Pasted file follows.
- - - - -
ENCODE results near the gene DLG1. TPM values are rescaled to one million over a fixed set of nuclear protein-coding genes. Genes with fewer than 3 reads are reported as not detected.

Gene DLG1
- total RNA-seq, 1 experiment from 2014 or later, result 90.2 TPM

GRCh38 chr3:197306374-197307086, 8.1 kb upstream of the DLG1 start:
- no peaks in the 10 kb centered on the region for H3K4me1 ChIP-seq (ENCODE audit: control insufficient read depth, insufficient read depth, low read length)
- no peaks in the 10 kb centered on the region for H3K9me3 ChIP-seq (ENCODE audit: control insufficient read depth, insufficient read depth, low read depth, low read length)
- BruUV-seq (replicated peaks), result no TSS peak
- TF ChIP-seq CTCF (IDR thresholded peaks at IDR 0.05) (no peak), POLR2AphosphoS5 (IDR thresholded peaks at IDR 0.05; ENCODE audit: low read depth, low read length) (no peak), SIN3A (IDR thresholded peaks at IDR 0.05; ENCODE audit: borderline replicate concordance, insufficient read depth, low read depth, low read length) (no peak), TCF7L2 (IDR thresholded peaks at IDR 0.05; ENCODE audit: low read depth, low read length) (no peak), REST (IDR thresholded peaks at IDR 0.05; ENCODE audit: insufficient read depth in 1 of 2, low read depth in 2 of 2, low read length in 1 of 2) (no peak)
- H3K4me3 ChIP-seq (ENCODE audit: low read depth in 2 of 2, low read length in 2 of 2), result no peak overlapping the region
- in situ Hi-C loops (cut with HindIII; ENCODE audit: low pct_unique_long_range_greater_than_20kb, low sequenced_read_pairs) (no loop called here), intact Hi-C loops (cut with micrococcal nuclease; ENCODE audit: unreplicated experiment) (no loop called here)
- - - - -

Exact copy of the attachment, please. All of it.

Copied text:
ENCODE results near the gene DLG1. TPM values are rescaled to one million over a fixed set of nuclear protein-coding genes. Genes with fewer than 3 reads are reported as not detected.

Gene DLG1
- total RNA-seq, 1 experiment from 2014 or later, result 90.2 TPM

GRCh38 chr3:197306374-197307086, 8.1 kb upstream of the DLG1 start:
- no peaks in the 10 kb centered on the region for H3K4me1 ChIP-seq (ENCODE audit: control insufficient read depth, insufficient read depth, low read length)
- no peaks in the 10 kb centered on the region for H3K9me3 ChIP-seq (ENCODE audit: control insufficient read depth, insufficient read depth, low read depth, low read length)
- BruUV-seq (replicated peaks), result no TSS peak
- TF ChIP-seq CTCF (IDR thresholded peaks at IDR 0.05) (no peak), POLR2AphosphoS5 (IDR thresholded peaks at IDR 0.05; ENCODE audit: low read depth, low read length) (no peak), SIN3A (IDR thresholded peaks at IDR 0.05; ENCODE audit: borderline replicate concordance, insufficient read depth, low read depth, low read length) (no peak), TCF7L2 (IDR thresholded peaks at IDR 0.05; ENCODE audit: low read depth, low read length) (no peak), REST (IDR thresholded peaks at IDR 0.05; ENCODE audit: insufficient read depth in 1 of 2, low read depth in 2 of 2, low read length in 1 of 2) (no peak)
- H3K4me3 ChIP-seq (ENCODE audit: low read depth in 2 of 2, low read length in 2 of 2), result no peak overlapping the region
- in situ Hi-C loops (cut with HindIII; ENCODE audit: low pct_unique_long_range_greater_than_20kb, low sequenced_read_pairs) (no loop called here), intact Hi-C loops (cut with micrococcal nuclease; ENCODE audit: unreplicated experiment) (no loop called here)